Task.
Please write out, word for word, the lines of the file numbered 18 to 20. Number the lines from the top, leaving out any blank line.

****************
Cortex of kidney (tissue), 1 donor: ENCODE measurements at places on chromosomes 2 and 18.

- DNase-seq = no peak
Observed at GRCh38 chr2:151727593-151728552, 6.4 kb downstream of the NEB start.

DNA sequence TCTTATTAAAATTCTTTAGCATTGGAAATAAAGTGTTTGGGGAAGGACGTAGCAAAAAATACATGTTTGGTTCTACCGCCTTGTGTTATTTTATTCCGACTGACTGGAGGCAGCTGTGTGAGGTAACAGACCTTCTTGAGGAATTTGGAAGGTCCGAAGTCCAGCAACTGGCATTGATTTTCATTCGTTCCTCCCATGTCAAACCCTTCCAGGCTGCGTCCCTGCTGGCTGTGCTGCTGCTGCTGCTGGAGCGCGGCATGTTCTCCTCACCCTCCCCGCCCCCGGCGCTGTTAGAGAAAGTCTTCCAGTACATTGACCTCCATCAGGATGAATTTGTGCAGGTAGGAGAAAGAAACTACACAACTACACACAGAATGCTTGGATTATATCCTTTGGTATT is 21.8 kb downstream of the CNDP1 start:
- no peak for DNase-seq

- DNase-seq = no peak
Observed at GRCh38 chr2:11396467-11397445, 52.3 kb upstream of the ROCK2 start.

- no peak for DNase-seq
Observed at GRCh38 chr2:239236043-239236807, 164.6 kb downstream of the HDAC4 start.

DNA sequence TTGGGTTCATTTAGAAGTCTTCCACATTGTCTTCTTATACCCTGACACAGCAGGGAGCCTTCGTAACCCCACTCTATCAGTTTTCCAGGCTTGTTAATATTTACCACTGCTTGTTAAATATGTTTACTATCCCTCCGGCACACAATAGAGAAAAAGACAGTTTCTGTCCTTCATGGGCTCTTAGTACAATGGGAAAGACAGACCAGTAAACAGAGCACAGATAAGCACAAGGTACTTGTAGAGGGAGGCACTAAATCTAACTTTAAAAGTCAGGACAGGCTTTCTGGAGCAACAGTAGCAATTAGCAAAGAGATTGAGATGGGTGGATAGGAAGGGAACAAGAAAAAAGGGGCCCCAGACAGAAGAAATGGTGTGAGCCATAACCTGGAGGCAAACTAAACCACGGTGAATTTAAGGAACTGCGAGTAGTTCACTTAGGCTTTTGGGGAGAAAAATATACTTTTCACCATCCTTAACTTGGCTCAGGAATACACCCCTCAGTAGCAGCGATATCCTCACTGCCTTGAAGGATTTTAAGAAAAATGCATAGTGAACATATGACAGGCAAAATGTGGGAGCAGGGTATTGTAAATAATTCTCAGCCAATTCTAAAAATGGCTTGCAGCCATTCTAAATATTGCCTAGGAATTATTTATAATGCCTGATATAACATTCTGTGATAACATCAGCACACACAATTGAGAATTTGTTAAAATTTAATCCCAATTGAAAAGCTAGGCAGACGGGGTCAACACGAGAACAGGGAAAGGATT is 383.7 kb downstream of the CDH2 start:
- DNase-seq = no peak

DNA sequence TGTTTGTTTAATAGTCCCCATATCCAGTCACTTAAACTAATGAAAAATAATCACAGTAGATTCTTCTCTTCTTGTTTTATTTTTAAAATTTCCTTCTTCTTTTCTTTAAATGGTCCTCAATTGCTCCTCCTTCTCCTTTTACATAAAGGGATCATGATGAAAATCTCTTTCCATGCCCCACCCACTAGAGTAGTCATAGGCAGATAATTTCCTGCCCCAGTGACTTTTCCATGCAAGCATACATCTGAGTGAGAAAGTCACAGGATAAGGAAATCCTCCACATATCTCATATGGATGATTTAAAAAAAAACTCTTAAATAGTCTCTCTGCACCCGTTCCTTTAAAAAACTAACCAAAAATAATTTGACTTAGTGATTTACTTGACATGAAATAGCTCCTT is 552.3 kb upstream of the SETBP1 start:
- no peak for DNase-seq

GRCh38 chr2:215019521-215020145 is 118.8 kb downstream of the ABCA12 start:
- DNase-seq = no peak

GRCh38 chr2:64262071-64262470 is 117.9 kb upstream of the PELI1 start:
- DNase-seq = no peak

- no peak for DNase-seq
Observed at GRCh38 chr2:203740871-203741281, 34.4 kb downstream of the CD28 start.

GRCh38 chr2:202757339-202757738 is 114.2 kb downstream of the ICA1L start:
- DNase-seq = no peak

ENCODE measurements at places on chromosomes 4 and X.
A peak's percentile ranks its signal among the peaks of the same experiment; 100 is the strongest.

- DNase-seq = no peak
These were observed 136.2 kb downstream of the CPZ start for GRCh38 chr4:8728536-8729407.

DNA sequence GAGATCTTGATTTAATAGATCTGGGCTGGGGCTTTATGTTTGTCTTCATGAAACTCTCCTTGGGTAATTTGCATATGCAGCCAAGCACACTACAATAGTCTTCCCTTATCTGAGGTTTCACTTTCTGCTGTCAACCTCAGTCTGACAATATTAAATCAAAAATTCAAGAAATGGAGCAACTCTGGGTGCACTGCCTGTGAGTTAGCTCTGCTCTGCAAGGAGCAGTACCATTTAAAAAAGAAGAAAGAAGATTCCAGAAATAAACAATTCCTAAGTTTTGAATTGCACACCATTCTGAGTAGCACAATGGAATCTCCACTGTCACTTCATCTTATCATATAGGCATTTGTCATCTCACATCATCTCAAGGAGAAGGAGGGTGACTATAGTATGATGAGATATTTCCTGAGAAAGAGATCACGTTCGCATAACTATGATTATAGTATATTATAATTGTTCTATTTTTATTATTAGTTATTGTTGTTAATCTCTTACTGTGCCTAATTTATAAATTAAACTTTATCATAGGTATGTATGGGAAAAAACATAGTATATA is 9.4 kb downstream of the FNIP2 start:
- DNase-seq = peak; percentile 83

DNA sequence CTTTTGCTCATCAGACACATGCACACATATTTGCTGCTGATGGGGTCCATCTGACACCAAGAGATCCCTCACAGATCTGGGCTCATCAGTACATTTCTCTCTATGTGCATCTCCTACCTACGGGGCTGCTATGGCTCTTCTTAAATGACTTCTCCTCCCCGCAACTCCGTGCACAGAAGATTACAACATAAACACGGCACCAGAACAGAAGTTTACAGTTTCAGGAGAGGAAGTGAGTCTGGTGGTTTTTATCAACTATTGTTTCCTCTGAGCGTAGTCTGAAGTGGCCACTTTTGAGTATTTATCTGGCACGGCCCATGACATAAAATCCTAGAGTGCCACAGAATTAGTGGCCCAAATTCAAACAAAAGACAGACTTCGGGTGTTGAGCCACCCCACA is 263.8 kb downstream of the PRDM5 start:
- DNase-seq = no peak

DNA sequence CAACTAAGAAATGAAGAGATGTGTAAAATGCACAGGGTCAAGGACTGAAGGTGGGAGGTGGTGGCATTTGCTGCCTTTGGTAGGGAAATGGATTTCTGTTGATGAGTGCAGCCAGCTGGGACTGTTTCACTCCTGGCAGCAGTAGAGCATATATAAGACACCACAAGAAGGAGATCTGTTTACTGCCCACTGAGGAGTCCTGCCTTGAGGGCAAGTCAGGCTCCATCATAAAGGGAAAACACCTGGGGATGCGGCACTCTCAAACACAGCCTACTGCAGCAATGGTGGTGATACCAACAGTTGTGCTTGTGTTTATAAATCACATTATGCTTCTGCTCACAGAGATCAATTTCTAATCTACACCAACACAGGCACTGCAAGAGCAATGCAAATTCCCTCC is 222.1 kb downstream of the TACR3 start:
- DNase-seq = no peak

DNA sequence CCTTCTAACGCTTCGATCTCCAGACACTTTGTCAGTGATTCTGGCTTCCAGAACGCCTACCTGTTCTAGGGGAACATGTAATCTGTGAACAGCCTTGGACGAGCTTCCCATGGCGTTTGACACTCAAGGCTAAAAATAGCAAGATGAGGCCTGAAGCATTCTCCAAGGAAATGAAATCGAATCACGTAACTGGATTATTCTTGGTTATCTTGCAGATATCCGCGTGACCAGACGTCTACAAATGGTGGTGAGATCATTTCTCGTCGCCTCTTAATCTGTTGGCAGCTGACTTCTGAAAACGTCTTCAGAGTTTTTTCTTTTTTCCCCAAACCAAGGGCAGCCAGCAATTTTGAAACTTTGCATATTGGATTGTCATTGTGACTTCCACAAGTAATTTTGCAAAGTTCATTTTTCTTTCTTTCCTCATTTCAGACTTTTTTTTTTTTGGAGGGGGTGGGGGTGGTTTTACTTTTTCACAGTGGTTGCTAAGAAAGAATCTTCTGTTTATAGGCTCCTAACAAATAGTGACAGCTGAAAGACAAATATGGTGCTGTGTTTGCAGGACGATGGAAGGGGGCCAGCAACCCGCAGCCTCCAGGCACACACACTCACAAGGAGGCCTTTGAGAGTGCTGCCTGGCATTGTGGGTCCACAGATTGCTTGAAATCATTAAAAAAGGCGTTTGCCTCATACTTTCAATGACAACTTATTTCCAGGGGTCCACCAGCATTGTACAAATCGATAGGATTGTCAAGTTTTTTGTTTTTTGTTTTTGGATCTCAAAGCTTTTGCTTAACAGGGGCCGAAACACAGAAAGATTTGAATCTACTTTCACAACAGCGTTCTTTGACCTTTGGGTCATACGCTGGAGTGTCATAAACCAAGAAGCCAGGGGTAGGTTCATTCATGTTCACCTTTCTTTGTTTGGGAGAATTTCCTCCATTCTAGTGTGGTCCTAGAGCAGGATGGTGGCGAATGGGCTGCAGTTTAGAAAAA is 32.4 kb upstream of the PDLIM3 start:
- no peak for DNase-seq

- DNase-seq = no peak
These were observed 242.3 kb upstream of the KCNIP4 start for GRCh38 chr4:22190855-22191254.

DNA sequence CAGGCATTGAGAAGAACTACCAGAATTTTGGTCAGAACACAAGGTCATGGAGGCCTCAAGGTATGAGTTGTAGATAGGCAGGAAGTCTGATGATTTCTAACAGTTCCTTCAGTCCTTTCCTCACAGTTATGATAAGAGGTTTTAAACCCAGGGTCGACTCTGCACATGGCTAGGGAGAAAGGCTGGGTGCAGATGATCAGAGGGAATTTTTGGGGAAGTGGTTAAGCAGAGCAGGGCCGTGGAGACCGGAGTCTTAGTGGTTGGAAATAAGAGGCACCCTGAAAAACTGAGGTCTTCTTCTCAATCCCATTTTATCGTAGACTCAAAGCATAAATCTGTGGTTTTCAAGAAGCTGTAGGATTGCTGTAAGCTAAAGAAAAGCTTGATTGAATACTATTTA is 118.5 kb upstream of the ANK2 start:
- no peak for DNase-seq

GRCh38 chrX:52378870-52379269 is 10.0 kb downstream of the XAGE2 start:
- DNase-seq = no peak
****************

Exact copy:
- no peak for DNase-seq
Observed at GRCh38 chr2:203740871-203741281, 34.4 kb downstream of the CD28 start.

GRCh38 chr2:202757339-202757738 is 114.2 kb downstream of the ICA1L start: